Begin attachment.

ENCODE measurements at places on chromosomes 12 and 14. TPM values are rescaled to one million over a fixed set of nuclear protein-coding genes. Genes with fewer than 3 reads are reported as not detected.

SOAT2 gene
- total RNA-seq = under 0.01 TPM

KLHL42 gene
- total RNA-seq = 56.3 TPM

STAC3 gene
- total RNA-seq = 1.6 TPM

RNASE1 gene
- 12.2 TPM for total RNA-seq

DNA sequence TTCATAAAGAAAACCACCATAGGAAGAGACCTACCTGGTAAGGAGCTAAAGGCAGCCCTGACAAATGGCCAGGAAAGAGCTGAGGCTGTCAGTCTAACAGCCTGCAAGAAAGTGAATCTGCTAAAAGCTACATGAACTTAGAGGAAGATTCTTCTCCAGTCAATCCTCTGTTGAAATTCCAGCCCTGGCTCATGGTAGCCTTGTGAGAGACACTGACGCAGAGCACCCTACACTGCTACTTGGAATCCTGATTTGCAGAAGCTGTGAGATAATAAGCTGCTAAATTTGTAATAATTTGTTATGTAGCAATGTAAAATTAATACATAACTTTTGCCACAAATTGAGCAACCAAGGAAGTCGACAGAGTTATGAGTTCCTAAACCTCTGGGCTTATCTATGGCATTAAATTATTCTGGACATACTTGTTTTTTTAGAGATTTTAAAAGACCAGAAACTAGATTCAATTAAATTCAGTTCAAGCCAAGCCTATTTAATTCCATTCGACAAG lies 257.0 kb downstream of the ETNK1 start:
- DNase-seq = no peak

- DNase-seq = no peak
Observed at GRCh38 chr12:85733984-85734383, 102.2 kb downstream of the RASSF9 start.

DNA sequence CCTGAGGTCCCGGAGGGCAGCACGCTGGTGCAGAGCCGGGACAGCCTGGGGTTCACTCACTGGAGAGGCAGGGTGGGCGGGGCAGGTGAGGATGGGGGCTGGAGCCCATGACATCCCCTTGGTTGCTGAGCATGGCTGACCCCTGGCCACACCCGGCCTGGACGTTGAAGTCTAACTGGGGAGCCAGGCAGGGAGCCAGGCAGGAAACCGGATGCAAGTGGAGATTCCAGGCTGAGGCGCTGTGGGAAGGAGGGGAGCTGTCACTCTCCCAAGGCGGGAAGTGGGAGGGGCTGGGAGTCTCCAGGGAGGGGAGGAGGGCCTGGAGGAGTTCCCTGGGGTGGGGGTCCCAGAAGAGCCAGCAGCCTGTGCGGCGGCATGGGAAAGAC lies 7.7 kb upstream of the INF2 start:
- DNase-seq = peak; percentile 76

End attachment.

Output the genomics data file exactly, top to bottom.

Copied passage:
ENCODE measurements at places on chromosomes 12 and 14. TPM values are rescaled to one million over a fixed set of nuclear protein-coding genes. Genes with fewer than 3 reads are reported as not detected.

SOAT2 gene
- total RNA-seq = under 0.01 TPM

KLHL42 gene
- total RNA-seq = 56.3 TPM

STAC3 gene
- total RNA-seq = 1.6 TPM

RNASE1 gene
- 12.2 TPM for total RNA-seq

DNA sequence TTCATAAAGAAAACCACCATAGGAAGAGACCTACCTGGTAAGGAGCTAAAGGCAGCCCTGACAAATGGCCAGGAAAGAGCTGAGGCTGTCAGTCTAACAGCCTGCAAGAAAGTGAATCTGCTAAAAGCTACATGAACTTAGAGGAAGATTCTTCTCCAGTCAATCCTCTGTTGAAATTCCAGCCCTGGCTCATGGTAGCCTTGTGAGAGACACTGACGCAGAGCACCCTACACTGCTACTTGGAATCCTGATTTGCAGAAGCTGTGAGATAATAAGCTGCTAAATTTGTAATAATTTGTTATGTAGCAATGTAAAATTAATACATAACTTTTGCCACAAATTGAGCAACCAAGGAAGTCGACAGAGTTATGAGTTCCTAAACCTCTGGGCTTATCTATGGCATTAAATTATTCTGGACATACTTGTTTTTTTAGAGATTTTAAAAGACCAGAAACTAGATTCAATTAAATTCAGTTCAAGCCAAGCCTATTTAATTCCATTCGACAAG lies 257.0 kb downstream of the ETNK1 start:
- DNase-seq = no peak

- DNase-seq = no peak
Observed at GRCh38 chr12:85733984-85734383, 102.2 kb downstream of the RASSF9 start.

DNA sequence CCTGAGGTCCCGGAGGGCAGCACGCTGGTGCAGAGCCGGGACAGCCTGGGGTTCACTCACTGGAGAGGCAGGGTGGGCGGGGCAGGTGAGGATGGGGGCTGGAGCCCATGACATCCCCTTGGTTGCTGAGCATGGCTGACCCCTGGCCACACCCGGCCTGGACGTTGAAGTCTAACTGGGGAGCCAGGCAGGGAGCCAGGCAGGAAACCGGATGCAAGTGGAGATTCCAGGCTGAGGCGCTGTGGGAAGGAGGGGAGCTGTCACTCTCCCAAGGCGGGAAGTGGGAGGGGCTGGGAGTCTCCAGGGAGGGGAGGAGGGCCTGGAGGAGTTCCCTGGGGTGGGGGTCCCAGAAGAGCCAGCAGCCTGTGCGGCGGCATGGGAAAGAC lies 7.7 kb upstream of the INF2 start:
- DNase-seq = peak; percentile 76